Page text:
About This Course
Even through controversy, institutions have a responsibility to foster dialogue grounded in civility while ensuring student safety. Drawing from direct experiences and grounded in the notion of campuses as open communities (Boyer, 1990), this briefing will focus on the role of the student affairs administrator during a campus controversy. The presenters, an associate dean and an assistant director, will provide insights and tools from their distinct administrative perspectives related to enacting a multi-faceted response in a variety of controversial campus situations. Participants will be prompted to consider how they would handle similar events on their campus and be challenged to examine their institution's values, priorities, and hierarchy as they think proactively about responding to controversy.
Protests, controversial speech, and contentious events are not new to college campuses, but students are entering college with an increased willingness and eagerness to engage in activism. The Cooperative Institutional Research Program’s (CIRP) described the fall 2016 entering class of first-time, full-time college students as the most polarized cohort in the 51-year history of its American Freshman Survey, with students placing increasing importance on influencing the political structure and social values. Activism can take many forms, but in this age of hashtag activism, online petitions, and Facebook events for protests, controversy surrounding a student organization’s event or campus incident can escalate incredibly fast. This presents unique and difficult challenges to the organization leaders and members, the general student population, and university administrators.
Historically, universities have been open communities, which is described by Ernest Boyer (1990) as “a place where freedom of expression is uncompromisingly protected and where civility is powerfully affirmed” (p. 17). As this notion has diminished on many of our campuses, administrators are put in the position to keep students safe from harm while also ensuring they are exposed to different ideas.
This briefing will present abbreviated case studies of recent instances of controversy at the George Washington University in order to frame a dynamic discussion surrounding advising and decision-making in these types of situations. The goal of this session is to challenge participants to think proactively about how they might balance competing priorities and values during a campus controversy in order to foster effective decision-making and advising that is in the best interests of all involved students. With each scenario, the presenters will engage the participants in a discussion about how a similar event might be handled on their campus and an examination of their institution’s values, priorities, and hierarchy. In addition to sharing scenarios, the presenters will share a set of practical tools that can be implemented at the participants' institution, including an event briefing template and an advisor training.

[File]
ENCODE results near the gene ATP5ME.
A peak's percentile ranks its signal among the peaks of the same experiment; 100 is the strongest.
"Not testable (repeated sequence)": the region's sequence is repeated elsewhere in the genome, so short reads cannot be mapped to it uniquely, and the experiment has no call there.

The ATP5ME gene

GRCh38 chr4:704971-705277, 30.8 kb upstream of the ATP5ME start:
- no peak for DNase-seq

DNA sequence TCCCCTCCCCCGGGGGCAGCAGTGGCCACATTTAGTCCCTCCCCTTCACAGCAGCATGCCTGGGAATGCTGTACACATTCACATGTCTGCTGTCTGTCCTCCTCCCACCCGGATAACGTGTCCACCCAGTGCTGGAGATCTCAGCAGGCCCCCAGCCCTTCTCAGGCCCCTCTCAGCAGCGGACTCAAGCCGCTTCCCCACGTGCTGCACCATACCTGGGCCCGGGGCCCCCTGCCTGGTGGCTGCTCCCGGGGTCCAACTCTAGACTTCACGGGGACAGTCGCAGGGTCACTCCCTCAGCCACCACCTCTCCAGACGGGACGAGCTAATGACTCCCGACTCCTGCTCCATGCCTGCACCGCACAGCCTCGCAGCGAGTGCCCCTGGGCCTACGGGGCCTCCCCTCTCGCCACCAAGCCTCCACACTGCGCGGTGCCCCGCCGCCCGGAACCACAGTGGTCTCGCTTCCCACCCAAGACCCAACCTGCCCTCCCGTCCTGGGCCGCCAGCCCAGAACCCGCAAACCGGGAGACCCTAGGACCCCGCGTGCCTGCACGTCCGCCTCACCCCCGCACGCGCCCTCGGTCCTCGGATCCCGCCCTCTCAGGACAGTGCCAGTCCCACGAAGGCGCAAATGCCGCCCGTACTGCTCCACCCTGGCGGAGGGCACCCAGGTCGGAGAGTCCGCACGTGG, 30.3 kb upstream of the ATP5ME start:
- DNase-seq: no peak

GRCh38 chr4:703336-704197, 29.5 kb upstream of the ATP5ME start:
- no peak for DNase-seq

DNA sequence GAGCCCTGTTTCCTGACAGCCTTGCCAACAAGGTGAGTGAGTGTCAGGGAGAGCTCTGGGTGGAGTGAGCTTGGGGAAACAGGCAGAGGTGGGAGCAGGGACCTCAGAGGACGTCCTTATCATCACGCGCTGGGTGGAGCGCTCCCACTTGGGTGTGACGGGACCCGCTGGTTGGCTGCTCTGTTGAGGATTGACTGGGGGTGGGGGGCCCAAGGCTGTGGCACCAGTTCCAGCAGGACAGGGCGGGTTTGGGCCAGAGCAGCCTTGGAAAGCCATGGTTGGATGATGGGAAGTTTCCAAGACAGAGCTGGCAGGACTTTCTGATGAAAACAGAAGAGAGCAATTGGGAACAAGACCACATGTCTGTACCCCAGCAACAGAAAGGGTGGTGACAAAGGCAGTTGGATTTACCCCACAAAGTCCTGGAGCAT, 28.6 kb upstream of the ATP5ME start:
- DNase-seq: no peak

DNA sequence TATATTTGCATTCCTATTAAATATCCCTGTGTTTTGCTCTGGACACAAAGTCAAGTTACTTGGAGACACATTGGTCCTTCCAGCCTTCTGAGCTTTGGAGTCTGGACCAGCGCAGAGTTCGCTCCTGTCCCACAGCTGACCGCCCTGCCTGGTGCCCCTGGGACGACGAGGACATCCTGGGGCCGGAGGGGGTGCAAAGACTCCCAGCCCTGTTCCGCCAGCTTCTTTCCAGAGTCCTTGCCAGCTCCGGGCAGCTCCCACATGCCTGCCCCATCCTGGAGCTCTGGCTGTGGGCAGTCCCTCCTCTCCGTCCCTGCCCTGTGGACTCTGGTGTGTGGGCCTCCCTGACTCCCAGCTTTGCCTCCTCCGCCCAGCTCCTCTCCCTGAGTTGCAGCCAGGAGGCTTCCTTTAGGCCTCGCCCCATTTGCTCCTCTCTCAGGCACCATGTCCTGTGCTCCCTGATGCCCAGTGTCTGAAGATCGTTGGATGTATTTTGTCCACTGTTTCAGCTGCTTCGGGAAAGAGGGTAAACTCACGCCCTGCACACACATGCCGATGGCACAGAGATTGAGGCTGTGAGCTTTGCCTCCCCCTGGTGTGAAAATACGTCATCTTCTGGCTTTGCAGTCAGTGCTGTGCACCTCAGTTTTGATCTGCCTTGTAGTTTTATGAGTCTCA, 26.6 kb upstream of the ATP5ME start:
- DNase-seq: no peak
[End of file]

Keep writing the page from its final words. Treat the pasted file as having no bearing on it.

By participating in this session, attendees will:
- be able to articulate the implications of controversial events and activities on students involved and on the entire campus community;
- understand how to consider student development along with risk management and issues of public relations when managing controversy on campus;
- be able to apply the practices and tools presented to controversial situations on their own campus; and
- be able to develop a response plan to guide their own office’s response to student organization controversy.
This session is $149 for NASPA members, $220 for non-members. Pricing will be accurately reflected in your cart.
Accessing the Presentation
Once you complete your registration, you will be able to access the course by clicking on the "Login" button at the top of this page (or any page on olc.naspa.org).
You will be asked to login with your NASPA user name and password. Once you have done so, you will hit continue and be redirected to your dashboard in the Online Learning Community.
You will find the session listed under "Enrolled."
This session is recorded. By clicking into, "Contents," you will find the session recording, resources, and PowerPoint slides. You may view the materials as many times as you'd like, at whatever pace you would like.
If you have any difficulty accessing the materials, please contact Jace Kirschner (firstname.lastname@example.org).